In his remarks, Moyers deconstructed the myth of “limited government” which is so much at the center of the Tea Party activists “philosophy”.

“Freedom in America would come to mean the freedom of the rich to buy the government they wanted and to write the rules to their advantage, even if it meant leaving millions of Americans behind. Advocates of “limited government’ were never opposed to government, only to one that would not tolerate their social Darwinism,” said Moyers.

To read Bill Moyers’ full speech celebrating the 40th anniversary of Common Cause click here.


16 Responses to United States: From Democracy To Oligarchy And Plutocracy

  1. Liam Fox October 19, 2010 at 5:59 am

    If the Tea Party and the Conservatives have their way, government will be made just small enough to be able to be easily purchased.

  2. Mark Jackson October 19, 2010 at 7:20 am

    I find it interesting that everyone has bought into this idea that we are a “democracy”. We are not, nor have we ever been one. The united states is a republican form of government (not to be confused with the party). The founding fathers referred to a democracy as the “tyranny of the majority”.

    When they sold us on the idea of democracy, the idea of personal freedoms went out the door, which is unfortunate. It’s too bad that even in our mainstream media, they continue to perpetrate the idea.

    I’d like to see someone pick up a copy of the constitution, somewhere, sometime (which explains which form of government we are intended to be). We know that the politicians don’t, but it might be nice for the media.

    • Gilbert Mercier
      Gilbert Mercier October 19, 2010 at 8:45 am

      You do make a point here on a fundamental question: Is the United States a democracy or a republic? It is useful to go back to the etymology of both terms. Democracy comes from the Greek word Demos (“common people”) and Kratos (“rule”), so democracy means: the rule of the common people or popular government. Republic comes from the Latin term Res Publica. Res means affair, matter or thing and Publica means public. The modern version of the term Republic was re-invented by French philosophers (pre-French revolution during the XVII century) as Republique, it means “state in which supreme power rest in the people”.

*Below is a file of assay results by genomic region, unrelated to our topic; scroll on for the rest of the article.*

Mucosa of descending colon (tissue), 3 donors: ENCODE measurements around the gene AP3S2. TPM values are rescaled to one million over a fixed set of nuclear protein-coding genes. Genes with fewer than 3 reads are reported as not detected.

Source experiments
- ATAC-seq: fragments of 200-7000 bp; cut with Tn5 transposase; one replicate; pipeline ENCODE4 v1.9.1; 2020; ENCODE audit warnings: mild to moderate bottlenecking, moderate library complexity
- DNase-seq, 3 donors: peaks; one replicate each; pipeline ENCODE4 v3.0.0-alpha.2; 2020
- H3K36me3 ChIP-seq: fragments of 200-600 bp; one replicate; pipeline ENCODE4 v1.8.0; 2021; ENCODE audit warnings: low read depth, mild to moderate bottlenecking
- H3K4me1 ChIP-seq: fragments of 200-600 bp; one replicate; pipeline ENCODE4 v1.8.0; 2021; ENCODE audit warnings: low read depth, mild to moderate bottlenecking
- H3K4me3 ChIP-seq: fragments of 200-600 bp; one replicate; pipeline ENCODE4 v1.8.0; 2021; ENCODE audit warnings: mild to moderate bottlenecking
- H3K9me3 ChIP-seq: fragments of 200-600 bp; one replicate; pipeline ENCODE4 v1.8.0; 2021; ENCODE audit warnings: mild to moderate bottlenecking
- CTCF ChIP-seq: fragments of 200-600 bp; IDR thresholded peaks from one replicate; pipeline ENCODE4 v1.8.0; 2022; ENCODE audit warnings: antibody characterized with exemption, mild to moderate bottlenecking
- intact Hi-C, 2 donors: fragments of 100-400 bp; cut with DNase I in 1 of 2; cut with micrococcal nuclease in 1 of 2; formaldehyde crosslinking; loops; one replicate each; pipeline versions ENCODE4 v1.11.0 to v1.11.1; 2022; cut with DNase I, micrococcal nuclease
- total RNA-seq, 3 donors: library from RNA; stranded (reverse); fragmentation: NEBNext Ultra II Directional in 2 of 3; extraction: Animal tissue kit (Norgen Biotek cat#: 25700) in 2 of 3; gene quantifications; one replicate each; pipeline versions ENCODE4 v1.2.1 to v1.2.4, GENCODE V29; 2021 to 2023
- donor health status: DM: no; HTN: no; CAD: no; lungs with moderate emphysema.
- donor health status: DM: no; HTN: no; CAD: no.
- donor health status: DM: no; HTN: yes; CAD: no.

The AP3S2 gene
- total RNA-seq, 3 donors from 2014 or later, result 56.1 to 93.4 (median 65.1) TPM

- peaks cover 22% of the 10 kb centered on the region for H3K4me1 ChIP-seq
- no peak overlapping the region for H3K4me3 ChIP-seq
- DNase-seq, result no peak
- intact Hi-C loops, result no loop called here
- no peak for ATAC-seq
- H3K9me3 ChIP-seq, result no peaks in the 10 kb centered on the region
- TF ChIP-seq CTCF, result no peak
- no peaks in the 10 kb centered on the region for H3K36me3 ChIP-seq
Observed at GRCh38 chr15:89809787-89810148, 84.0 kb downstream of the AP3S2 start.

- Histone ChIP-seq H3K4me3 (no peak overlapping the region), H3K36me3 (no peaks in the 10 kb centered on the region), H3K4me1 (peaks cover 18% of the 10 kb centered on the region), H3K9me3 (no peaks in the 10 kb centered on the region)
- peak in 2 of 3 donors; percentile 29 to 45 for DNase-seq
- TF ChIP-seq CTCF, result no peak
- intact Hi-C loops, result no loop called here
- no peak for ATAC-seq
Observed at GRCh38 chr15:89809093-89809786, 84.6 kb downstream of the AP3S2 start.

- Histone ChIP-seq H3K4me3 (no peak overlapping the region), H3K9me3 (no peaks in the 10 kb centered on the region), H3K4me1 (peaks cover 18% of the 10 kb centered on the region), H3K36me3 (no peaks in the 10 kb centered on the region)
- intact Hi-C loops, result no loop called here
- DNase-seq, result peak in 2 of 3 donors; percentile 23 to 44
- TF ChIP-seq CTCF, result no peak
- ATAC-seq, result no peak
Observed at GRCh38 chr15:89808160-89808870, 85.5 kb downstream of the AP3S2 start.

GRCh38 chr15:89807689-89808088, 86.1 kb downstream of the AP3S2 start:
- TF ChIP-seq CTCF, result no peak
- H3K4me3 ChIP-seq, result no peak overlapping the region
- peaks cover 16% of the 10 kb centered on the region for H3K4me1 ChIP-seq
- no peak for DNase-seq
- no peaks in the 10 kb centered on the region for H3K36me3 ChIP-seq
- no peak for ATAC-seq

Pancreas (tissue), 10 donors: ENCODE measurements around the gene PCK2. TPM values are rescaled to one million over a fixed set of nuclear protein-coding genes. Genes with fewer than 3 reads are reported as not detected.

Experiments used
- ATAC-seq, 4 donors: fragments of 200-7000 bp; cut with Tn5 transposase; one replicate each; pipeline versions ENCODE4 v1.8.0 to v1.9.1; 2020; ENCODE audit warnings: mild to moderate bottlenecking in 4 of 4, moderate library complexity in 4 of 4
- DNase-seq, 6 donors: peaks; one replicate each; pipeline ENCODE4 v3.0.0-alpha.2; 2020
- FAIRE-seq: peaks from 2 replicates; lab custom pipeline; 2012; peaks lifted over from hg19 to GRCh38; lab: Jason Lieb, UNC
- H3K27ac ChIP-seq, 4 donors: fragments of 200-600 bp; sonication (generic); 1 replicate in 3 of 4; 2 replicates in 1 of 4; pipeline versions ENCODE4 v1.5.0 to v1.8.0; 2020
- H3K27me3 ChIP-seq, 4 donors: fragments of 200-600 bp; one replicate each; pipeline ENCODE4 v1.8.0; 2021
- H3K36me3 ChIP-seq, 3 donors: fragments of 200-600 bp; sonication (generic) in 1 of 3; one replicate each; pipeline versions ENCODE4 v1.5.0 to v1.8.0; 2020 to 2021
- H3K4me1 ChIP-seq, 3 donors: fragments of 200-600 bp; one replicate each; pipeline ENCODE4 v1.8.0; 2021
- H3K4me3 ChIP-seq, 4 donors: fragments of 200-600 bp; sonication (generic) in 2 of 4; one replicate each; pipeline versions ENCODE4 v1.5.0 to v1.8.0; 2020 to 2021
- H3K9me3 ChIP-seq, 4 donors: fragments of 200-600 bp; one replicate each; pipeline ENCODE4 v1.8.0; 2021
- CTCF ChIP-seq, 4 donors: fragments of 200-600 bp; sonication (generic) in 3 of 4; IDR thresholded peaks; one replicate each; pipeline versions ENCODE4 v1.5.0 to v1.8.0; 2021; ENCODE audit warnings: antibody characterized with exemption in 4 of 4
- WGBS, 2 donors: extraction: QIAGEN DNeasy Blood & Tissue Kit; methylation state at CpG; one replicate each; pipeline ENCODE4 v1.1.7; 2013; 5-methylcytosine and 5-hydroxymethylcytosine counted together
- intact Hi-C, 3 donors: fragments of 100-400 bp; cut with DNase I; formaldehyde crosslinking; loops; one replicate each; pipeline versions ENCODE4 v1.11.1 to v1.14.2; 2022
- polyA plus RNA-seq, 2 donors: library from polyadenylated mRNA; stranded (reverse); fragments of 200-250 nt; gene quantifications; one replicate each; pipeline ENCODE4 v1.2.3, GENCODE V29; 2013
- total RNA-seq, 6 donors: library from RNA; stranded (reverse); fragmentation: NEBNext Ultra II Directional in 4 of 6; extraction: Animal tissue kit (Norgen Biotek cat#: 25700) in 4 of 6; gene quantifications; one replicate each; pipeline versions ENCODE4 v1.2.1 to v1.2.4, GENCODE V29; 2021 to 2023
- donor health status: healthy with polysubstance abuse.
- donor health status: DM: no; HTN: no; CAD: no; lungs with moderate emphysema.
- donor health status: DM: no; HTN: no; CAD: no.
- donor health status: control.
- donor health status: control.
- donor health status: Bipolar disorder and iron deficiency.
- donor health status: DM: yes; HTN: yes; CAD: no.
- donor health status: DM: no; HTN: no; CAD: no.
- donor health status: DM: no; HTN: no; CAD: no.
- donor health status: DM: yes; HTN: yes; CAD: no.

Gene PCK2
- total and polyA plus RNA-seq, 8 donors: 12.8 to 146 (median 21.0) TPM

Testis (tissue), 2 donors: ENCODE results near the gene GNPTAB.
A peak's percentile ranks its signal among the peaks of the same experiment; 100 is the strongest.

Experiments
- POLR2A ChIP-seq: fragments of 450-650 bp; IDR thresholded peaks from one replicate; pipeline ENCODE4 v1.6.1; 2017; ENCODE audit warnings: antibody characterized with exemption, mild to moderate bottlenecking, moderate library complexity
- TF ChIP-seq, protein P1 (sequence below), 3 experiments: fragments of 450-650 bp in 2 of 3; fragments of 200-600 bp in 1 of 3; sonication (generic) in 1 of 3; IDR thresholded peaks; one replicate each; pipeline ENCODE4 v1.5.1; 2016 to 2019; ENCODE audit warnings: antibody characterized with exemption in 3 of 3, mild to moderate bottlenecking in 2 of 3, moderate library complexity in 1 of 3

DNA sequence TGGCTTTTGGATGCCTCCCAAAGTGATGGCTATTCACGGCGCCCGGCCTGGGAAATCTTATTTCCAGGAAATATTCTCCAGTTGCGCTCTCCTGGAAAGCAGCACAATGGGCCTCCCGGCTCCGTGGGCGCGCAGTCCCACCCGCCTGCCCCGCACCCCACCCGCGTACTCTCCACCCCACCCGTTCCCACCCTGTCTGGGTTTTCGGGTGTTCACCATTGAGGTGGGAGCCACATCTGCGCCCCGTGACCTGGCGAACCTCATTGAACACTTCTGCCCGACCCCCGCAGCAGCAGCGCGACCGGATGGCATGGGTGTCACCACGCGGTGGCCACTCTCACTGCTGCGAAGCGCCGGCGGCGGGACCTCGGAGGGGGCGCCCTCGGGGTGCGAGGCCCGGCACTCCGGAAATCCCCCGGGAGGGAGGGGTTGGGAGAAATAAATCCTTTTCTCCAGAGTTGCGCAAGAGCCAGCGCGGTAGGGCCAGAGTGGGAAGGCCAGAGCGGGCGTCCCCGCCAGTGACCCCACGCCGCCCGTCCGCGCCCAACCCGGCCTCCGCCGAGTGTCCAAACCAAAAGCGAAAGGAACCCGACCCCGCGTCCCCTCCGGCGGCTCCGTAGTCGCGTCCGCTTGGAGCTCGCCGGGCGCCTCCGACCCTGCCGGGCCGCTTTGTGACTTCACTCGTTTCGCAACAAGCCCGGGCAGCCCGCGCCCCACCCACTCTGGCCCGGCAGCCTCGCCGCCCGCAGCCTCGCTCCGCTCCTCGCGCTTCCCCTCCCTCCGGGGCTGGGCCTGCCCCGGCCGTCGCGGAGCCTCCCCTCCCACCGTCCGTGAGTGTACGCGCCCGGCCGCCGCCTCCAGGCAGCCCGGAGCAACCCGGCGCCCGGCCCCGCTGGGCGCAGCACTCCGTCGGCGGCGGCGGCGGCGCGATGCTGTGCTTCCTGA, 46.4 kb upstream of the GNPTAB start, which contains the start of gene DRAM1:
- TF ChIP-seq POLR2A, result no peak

So, indeed the founding fathers designed the US constitution to be more a Republic than a Democracy, but the problem here is about “We The People”. Unfortunately, and because the constitution was put together by rich slave owners who wanted to keep their privileges, and stay in power, the “We The People” left out the common men, women and of course the slaves. So instead of saying “All men are created equal”, it should have said: All rich white men are created equal. In other words, people like yourself are defending a document which was deeply problematic to start with, and needed countless amendments to make it more viable.

  3. Bilgeman October 19, 2010 at 7:43 am

    Mr. Mercier:

    It’s a pity that your partisanship is blinding you to the fact that everything you say about Republicans taking foreign money PACs is even more true of the DemocRats.

    Since the Alleged Hawaiian opened his mouth and orated this latest desperate scare tactic, research has shown that DemocRat candidates and causes have benefited more from foreign money PACs than GOP has.

    It is also a fairly well known fact among those who pay attention, that Wall Street poured far more money into the Obama campaign than they did McCain’s.